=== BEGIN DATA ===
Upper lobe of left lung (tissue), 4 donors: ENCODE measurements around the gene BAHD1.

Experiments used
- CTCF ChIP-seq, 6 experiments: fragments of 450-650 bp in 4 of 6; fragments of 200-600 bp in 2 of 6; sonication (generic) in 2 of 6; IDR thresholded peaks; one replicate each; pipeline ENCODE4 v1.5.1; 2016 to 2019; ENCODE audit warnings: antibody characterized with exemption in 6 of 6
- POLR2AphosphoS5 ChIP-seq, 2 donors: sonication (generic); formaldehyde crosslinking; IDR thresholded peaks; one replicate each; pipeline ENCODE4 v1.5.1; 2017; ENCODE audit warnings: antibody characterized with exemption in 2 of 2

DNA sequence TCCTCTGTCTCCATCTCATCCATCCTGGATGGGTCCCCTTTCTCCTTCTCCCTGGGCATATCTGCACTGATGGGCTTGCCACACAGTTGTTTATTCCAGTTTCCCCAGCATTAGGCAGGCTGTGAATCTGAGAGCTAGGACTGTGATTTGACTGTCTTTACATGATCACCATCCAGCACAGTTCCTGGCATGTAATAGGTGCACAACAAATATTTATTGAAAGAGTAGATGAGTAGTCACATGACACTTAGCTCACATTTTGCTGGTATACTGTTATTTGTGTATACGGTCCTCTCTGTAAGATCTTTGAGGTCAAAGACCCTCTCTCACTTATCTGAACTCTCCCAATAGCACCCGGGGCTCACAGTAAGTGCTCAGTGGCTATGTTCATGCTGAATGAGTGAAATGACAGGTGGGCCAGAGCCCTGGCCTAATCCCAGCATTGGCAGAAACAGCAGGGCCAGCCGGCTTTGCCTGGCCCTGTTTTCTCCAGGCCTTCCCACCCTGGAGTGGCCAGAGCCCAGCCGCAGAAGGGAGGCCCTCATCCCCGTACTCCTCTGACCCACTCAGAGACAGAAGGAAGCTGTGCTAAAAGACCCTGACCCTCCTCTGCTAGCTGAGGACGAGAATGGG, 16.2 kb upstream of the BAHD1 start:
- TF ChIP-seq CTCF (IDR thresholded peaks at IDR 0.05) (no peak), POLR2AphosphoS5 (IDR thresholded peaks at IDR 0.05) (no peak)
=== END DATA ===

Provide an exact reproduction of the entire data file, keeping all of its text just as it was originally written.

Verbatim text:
Upper lobe of left lung (tissue), 4 donors: ENCODE measurements around the gene BAHD1.

Experiments used
- CTCF ChIP-seq, 6 experiments: fragments of 450-650 bp in 4 of 6; fragments of 200-600 bp in 2 of 6; sonication (generic) in 2 of 6; IDR thresholded peaks; one replicate each; pipeline ENCODE4 v1.5.1; 2016 to 2019; ENCODE audit warnings: antibody characterized with exemption in 6 of 6
- POLR2AphosphoS5 ChIP-seq, 2 donors: sonication (generic); formaldehyde crosslinking; IDR thresholded peaks; one replicate each; pipeline ENCODE4 v1.5.1; 2017; ENCODE audit warnings: antibody characterized with exemption in 2 of 2

DNA sequence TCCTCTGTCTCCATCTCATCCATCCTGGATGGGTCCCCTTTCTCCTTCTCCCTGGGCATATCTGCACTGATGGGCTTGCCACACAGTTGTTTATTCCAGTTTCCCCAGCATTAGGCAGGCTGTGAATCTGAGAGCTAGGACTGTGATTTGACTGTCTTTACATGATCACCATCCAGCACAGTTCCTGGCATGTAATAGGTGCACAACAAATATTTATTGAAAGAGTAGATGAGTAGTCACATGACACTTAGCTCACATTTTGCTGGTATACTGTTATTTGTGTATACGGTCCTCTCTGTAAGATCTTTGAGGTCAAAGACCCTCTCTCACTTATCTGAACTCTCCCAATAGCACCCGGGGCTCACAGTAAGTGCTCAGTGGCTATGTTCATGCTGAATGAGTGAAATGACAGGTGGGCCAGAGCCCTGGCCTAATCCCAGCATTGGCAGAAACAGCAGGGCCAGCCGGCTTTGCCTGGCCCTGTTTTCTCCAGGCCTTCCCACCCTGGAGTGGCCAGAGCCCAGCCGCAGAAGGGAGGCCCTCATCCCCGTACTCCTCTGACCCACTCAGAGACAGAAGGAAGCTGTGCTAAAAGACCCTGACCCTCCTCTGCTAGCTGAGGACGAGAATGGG, 16.2 kb upstream of the BAHD1 start:
- TF ChIP-seq CTCF (IDR thresholded peaks at IDR 0.05) (no peak), POLR2AphosphoS5 (IDR thresholded peaks at IDR 0.05) (no peak)